When Richie Lewis first met Samantha Miller, she was working as a waitress at Alfonso’s Family Trattoria & Gourmet Pizzeria in Somerville, N.J.
She’s really pretty, he thought.
He tried his best to flirt with her. When Miller brought a bread basket over, he noticed one piece of bread with a hole in it. He picked it up and looked at her through the hole.
“I asked her if she took a bite out of my bread,” Lewis told The Palm Beach Post.
It worked. She smiled.
That was four years ago and the two started dating shortly after.
They soon found out they had a lot in common, including addiction — he with alcohol, and her with drugs. About seven months into their relationship, Lewis came down to South Florida for treatment and Miller followed.
They dated off and on through the years, and while Lewis got sober and stayed sober, Miller struggled.
Miller was found dead in an SUV in a Publix parking lot on Tuesday.
Those who knew her well suspect she overdosed. Her drug of choice was heroin.
“I’m just in shock,” said Lewis, 28. “It doesn’t seem real.”
The 27-year-old Miller became the face of the recovery struggle in South Florida. She came here for help. She got sober. She helped other addicts get sober. She relapsed. She went missing. She died.
Lewis reported Miller missing Nov. 18 after she left their Boynton Beach apartment in his SUV to go to Walmart, and never returned. Miller’s parents and sister came down to search for her a few days later, and community members who didn’t even know the family were so consumed by the story of the missing woman that they offered to help pass out fliers, search the streets, and spread the word.
From the beginning, Miller’s mother Deirdre knew something had gone wrong. It wasn’t like her daughter to cut off contact with her younger sister, Madison. And it wasn’t like her to leave behind her animals — two cats, Kash and Karma, two bunnies, Lola and Charlie, and two gerbils.
She was especially worried because she didn’t think her daughter had her medicine for depression and bipolar disorder, which she’d been battling since she was a teen.
“My daughter was lured to the beaches, palm trees, warm weather and sun,” Deirdre Miller told The Post on Wednesday. “When I arrived to Florida and I walked the streets for a week, I was devastated with what I have seen.” She mentioned the run-down neighborhoods, young addicts sleeping in parks and panhandling.
“This is not what is promised to our children struggling with addiction problems,” she said.
The SUV Miller was discovered in was pulled into a parking spot in a secluded part of a Publix parking lot in an area nearly overgrown by trees. Palm Beach County Sheriff’s detectives believe Miller was there for a couple of days before she was found. They were alerted to the car after a Publix employee reported a foul smell coming from it.
In the days leading up to her disappearance, Miller hadn’t acted any differently, Lewis said. She seemed happy.
But she had been using recently. And friends of hers say she had already started distancing herself from others.
“The whole thing is really sad. It really shows what your addiction will do. It breaks you apart. It isolates you,” said Sam Morrison, who dated Miller and worked with her at a West Palm Beach treatment facility.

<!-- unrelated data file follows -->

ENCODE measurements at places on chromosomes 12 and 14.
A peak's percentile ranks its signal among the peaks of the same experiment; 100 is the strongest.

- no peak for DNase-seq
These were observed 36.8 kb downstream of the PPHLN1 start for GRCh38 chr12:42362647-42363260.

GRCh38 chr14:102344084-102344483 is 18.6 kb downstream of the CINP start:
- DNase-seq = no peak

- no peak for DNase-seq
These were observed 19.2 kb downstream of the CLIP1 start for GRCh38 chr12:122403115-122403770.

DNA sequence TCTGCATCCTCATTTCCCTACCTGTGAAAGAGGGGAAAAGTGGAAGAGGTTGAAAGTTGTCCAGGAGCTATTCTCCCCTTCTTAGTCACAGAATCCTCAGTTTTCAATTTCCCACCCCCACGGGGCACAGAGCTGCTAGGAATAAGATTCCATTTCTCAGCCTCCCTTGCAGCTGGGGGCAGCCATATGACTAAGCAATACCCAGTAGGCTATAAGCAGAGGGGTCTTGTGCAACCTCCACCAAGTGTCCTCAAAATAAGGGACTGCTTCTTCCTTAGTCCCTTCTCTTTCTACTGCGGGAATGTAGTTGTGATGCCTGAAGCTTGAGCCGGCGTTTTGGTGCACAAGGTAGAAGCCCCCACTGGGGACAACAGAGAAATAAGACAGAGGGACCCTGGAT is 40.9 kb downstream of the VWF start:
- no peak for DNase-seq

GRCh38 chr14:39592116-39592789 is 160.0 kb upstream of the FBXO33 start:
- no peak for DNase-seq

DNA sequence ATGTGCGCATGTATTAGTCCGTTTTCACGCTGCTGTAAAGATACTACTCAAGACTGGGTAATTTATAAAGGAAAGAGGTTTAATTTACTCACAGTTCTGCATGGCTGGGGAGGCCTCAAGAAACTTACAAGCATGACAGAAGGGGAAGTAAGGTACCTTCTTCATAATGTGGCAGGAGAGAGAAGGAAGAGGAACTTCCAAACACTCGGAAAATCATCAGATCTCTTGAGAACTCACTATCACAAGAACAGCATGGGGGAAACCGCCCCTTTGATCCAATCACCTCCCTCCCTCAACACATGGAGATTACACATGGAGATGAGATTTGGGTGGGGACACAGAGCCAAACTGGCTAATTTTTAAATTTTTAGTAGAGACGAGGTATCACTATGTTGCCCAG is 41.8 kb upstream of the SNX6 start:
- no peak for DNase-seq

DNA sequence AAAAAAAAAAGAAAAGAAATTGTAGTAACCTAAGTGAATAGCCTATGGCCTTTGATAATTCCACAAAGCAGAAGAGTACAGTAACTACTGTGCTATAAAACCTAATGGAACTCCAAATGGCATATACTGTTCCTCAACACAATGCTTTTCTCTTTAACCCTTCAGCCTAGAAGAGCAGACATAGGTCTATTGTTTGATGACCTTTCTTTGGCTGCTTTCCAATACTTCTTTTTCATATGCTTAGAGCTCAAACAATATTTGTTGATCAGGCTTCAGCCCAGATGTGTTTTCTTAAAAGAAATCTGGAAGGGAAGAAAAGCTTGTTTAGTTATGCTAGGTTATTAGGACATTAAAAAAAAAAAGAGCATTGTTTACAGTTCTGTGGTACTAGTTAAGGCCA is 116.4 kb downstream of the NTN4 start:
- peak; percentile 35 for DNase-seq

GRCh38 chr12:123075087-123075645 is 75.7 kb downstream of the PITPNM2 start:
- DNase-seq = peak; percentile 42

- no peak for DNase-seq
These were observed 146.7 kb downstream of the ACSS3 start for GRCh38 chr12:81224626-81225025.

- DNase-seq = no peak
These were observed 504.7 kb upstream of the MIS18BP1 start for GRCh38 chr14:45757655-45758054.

Miller worked there as a tech after she was sober. The two dated for about five months.
She became a role model to some, like Meaghan Treiling.
Treiling, 23, was addicted to heroin and there were so many days in the beginning when she wanted to give up.
But Miller was there to help her.
When Treiling sat crumpled in the corner in the throes of a panic attack, Miller tried to pull her out of it.
Miller calmed her down and shared stories of her own recovery. She helped Treiling find meetings to attend.
“That’s what really hit me about this. Samantha, how I knew her, was very happy and happy to be clean and happy to be in recovery,” Treiling told The Post.
But it didn’t last.
Miller and Morrison, 34, started to go separate ways by this past December. It was tough love. He was sober. And he didn’t want to put his sobriety in jeopardy. She was working two jobs — at the facility and at a laundromat — to be able to pay rent. She quit the facility and went full time at the laundromat, a place Morrison said wasn’t good for her because drugs and alcohol were around.
She admitted to Morrison she relapsed and was using heroin again.
“When she was off drugs she was this beautiful human being and she was happy and she was caring,” Morrison said.
And no matter what, she always cared deeply for her family, and always stayed in contact, he said.
After Miller and Morrison broke up, Morrison didn’t feel he could keep in contact with her.
“I had to put distance between us to save myself. I was continuing on the path of sobriety … and she was kind of doing what she wanted all the time,” he said. “Drugs. They can really destroy relationships.”
Treiling hadn’t heard from her in about a month.
“I just didn’t think that she’d end up like that. I had heard she was using again, and she was struggling, but I mean I just thought she’d pull out of it,” she said.
Treiling said she’s been sober for more than a year, and credits Miller and the other techs she met along the way for her success. She now works at Reliance Addiction Treatment Centers in North Palm Beach.
“She helped me so much,” Treiling said. “I’ve always looked up to her and that’s how I’ll remember her — as a strong woman in recovery.”